Any great and impressive place comes with a story. So does the Giant’s Causeway in Northern Ireland. If you are visiting Dublin, in Ireland, this place can be a one-day trip from Dublin. So, what is the story of the Giant’s Causeway?
The place looks as if someone has sculpted all the columns and stones and then arranged everything so that people will come and be amazed by this gigantic work of art. Is it human-made or is nature playing with us?
How to get to Giant’s Causeway
If you’re in Ireland and looking for things to do, then you’ll most likely find out about a day trip to Giant’s Causeway.
I visited Giant’s Causeway on a day trip from Dublin, and it was perfect.
If you’re already in Belfast, then choose a full-day trip with a guided tour from Belfast.
The story of Giant’s Causeway
As the name says, Giant’s Causeway (causeway means bridge), the site full of columns, is what’s left of the bridge built by giants. But what is left today from that bridge is because of a legendary giant named Finn MacCool.
He built the causeway when he accepted to fight with another giant, Benandonner, from across the North Channel. That was the only way for them to meet and fight each other.
After he builds the causeway, he reaches Scotland and realises his opponent is bigger than he. He decides to run back home and hide. Finn’s wife has the idea of disguising him as a baby and tucks him in a cradle. Then Benandonner comes to meet Finn and fight, and his wife tells him he is not home.
She says she is alone at home with the baby. Benandonner searches the house, and when he sees the baby, and size of him, he is frightened, reckoning that his father must be a giant among all giants. Benandonner runs back to Scotland and destroys the causeway behind him so that Finn could never follow.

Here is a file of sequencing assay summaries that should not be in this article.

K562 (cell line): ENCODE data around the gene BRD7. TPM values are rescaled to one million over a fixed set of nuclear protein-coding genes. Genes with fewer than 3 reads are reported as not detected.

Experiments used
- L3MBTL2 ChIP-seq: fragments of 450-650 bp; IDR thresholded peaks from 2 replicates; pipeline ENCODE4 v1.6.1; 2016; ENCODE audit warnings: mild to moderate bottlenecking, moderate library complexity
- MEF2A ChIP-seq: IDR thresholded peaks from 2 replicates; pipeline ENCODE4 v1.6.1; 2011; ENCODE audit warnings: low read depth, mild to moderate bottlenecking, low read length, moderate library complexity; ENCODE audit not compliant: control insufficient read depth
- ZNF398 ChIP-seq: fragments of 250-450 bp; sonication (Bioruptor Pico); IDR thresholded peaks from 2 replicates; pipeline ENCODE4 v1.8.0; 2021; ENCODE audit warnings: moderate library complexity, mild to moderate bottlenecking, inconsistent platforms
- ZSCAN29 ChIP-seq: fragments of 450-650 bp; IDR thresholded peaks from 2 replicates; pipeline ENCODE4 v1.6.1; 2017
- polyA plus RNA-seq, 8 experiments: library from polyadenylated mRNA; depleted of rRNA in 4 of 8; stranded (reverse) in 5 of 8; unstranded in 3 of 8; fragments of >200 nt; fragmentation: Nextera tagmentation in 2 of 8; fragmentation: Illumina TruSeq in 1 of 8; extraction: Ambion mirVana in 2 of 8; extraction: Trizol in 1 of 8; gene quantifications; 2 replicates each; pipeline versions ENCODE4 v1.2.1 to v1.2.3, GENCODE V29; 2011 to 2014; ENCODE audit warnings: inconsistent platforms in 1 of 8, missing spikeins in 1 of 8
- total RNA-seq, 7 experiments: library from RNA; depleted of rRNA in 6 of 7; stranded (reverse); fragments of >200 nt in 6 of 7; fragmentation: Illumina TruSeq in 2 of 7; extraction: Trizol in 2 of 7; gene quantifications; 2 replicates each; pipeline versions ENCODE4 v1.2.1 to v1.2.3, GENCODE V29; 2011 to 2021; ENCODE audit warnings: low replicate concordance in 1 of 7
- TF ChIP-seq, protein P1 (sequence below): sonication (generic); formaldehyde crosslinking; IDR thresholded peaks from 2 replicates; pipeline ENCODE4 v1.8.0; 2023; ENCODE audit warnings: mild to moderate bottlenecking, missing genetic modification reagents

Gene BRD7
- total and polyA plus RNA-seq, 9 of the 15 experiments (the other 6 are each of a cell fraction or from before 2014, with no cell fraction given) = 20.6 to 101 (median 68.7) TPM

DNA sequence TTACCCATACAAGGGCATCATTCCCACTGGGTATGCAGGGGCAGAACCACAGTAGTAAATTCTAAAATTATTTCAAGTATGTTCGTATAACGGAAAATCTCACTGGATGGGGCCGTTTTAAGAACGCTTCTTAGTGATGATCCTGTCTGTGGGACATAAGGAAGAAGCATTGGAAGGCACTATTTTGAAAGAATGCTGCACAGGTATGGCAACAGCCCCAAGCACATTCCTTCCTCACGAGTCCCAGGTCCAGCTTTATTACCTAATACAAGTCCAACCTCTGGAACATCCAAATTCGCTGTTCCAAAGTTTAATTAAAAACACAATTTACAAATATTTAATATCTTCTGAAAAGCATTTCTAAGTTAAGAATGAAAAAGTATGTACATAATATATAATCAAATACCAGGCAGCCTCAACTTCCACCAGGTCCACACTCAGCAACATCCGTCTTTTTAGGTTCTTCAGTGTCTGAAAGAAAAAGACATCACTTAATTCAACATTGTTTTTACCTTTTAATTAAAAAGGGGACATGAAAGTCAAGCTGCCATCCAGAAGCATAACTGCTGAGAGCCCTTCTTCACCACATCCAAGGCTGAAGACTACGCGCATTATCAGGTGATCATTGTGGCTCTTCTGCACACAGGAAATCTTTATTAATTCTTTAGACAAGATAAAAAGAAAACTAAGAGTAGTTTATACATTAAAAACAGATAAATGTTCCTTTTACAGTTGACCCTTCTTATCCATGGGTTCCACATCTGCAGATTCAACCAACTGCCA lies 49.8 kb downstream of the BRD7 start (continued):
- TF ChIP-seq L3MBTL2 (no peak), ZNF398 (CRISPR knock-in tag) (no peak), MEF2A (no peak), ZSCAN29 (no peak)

Across the sea are identical columns, which makes the story true for those who decide to believe it.
The scientific story of the Giant’s Causeway
A long time ago, about 50 million years ago, the area had intense volcanic activity, and the resulting basaltic lava covered the surface of the earth. And then the lava began to contract and to fracture. The size of the columns was determined by the speed by which the lava cooled.
The columns are fractured horizontally, just like a stack of hexagonal stone pieces. At least, that is what it looks like. So basically, science says it is a massive pile of a cooled and fractured network of ancient lava.
Now, it’s up to you to choose which story to believe.
My story of the trip to Giant’s Causeway
I went there when I was in Dublin and took a 1-day trip to Northern Ireland from an agency from Dublin. Ireland is a small country, and there are many 1-day trips that you can take everywhere in the country, from Dublin, and even to Northern Ireland (which is part of the UK).
By the way, after visiting Dublin twice, I have to say there is much more to Dublin than bars.
It was a long trip, and by the time we got to the Giant’s Causeway, it started raining.
The Irish weather: not pouring rain, but enough to get you wet and annoyed.
The place was full of tourists. There is a tourist centre, which has a museum of the Giant’s Causeway, a souvenir shop and a cafeteria.
From the Visitor Center, it’s a 30-minute walk to the actual site. You can walk along the bay or take the small bus provided, which was full of seniors when I was there. If the weather is nice, there is no need to bother with that.
The place is so amazing and the walk is short. If you decide to be lazy and take the bus, you have to pay for it 2.5 pounds (yes, British money – in 2016). You can pay in euros, too.
Take care when you step on the stones.
It can be slippery, and there were many cases of people who fell into the water and needed special help to get out, so try to watch your step and don’t ruin your holiday!
If you look outside, the place looks like in the middle of nowhere, and if the weather is rainy and foggy, you just might feel like the end of the world is coming.
The Giant’s Causeway is one magical place, where you will forget about the crazy world we live in, as if the only people on this Earth are the few people wandering around.
As you stand to look at the immensity of the sea in front of you, you feel important and yet small, both at the same time.
Just you and the Mother Nature. Add in the rain, and everything gets more dramatic. I wouldn’t change one thing about the Giant’s Causeway.
On the way to the Giant’s Causeway, you pass through Belfast, and as part of the day trip from Dublin, we even stopped there for a while, just enough to grab some coffee and take a few pics. If you have more time to visit this iconic city, make sure to check out this 48 hours itinerary to Belfast, the capital of Northern Ireland.